MANY Tasmanian-based public servants and welfare recipients would have had a sleepless night as the Coalition prepares to hand down what's expected to be a tough federal budget tonight.
Tasmanian Council of Social Service chief executive Tony Reidy said it was clear the federal government had the most vulnerable people in society in its sights by tightening eligibility for disability and aged pension payments and raising the pension age.
``Moves in this direction, such as co-payments for a GP visit, have a disproportionate impact on Tasmania due to the high reliance on benefits, ageing population and people on disability payments,'' Mr Reidy said.
Commonwealth payments are the primary source of income for a third of Tasmanian households.
Mr Reidy questioned the federal government's strategy and urged the government to start a broader discussion on taxation and expenditure.
Community and Public Sector Union secretary Tom Lynch said workers at the Tasmanian offices of the Australian Taxation Office, Centrelink and CSIRO were expecting bad news.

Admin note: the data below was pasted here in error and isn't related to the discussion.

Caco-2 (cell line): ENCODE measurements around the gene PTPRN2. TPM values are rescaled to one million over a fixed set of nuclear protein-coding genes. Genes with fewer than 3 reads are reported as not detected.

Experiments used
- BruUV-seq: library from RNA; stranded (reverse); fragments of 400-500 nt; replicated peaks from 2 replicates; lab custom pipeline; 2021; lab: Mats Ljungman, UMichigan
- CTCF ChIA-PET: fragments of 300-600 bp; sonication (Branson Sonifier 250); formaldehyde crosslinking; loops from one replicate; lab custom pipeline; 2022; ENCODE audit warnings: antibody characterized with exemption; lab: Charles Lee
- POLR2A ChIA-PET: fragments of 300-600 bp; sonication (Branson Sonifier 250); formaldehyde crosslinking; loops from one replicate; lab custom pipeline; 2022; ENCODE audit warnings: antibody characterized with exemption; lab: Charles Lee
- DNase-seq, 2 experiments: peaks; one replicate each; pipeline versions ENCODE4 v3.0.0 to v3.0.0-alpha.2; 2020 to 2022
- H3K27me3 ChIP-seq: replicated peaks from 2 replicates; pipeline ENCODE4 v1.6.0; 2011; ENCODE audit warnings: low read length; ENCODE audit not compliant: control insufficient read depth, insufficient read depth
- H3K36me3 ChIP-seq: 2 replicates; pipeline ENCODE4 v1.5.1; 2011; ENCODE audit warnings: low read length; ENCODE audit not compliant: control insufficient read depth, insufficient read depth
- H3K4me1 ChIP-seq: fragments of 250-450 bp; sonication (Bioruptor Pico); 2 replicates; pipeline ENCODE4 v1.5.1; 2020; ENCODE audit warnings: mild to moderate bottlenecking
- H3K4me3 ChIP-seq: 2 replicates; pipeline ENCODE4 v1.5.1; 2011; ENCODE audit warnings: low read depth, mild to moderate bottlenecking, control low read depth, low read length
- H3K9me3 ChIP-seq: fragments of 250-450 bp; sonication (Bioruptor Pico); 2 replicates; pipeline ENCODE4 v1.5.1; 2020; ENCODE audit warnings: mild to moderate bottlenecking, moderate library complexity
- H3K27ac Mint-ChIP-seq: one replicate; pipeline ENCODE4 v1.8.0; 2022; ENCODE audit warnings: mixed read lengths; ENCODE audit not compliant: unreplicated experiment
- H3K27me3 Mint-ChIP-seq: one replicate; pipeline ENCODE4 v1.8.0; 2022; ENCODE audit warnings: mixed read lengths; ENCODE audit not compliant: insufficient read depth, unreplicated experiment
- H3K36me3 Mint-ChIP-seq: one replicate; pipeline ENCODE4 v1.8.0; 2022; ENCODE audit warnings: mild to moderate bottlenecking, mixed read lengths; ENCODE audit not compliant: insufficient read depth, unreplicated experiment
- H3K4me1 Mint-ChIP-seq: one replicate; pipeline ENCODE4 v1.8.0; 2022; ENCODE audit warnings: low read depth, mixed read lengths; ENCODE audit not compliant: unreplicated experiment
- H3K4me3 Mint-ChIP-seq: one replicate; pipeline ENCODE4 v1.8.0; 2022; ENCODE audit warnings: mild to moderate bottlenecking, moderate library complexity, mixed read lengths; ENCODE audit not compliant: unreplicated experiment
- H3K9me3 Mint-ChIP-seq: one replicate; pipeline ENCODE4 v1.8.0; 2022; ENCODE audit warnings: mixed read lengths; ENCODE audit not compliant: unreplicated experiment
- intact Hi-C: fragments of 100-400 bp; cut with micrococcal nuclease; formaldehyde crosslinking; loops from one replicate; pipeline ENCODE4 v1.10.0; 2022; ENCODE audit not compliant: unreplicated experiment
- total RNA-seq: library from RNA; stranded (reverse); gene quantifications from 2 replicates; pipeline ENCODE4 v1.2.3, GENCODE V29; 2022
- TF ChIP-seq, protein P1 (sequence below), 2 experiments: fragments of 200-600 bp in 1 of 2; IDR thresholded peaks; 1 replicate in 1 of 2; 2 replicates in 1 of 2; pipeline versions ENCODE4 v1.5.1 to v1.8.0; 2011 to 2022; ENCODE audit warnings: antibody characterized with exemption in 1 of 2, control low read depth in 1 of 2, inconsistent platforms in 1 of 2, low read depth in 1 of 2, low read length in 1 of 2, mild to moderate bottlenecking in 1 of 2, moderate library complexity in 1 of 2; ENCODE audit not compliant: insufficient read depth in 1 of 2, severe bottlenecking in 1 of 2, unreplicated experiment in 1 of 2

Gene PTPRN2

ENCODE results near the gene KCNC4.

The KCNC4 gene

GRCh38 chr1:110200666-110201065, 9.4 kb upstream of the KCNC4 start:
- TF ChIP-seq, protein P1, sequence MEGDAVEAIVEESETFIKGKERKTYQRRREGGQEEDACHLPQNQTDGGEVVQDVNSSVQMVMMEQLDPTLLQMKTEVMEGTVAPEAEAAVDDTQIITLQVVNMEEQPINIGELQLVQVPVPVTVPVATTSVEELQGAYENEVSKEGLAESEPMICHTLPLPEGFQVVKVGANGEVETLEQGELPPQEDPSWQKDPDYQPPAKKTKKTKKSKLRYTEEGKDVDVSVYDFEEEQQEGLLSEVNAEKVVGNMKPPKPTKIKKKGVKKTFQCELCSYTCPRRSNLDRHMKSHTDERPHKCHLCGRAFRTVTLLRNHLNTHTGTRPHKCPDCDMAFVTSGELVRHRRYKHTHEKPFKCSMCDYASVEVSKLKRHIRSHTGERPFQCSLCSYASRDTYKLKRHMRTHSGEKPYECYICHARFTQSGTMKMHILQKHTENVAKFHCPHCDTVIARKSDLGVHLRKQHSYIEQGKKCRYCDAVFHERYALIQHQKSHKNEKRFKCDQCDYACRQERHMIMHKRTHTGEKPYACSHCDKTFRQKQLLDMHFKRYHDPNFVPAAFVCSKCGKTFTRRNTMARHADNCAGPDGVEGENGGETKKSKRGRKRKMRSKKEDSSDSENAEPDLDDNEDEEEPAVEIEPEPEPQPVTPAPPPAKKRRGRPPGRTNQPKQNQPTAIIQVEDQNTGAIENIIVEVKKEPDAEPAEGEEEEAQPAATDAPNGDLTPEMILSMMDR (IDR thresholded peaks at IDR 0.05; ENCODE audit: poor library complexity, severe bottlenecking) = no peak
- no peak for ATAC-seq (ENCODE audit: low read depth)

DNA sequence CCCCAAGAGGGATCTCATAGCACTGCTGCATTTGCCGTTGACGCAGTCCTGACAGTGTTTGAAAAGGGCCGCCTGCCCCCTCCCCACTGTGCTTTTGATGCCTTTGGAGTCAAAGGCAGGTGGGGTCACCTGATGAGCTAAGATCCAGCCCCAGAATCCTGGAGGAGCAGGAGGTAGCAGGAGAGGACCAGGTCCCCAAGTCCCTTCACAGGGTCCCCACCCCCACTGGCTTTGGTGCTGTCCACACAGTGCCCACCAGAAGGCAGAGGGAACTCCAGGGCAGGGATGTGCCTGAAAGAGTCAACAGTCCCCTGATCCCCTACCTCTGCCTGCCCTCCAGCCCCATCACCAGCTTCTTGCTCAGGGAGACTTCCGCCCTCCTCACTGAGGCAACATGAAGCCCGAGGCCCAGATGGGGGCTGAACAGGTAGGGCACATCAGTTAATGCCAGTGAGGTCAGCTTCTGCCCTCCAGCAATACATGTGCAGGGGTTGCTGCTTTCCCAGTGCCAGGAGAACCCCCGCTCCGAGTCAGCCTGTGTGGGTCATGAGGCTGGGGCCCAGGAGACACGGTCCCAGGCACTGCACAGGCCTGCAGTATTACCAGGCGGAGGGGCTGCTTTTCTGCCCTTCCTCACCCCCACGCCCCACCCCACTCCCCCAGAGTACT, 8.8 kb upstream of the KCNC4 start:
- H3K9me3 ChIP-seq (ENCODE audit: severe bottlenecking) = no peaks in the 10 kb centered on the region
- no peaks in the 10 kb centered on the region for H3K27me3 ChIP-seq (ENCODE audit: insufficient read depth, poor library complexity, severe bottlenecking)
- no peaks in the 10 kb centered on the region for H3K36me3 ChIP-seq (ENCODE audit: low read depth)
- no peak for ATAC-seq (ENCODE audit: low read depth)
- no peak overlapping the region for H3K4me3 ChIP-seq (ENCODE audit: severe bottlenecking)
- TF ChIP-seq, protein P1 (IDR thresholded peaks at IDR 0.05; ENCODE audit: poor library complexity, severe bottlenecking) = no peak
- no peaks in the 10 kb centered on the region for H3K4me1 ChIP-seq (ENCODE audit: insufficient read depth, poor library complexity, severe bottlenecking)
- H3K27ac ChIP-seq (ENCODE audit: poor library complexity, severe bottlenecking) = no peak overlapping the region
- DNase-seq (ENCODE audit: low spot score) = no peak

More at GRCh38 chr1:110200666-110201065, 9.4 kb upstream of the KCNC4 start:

``Certainly for federal public servants, I think they'll be extremely nervous,'' Mr Lynch said.
However, Tasmanian Chamber of Commerce and Industry chief executive Michael Bailey said Tasmanians were more accustomed to the need for governments to cut costs due to successive tight state budgets.
``I have a feeling Tasmanians will cope with this budget better than elsewhere where it will come as more of a shock,'' Mr Bailey said.
Mr Bailey said the test would be for the federal government to explain the reasons behind the tough measures.
``If we don't cut our budget it will never get any easier,'' Mr Bailey said.
``This is the first step to setting up Australia as competitive and more productive.''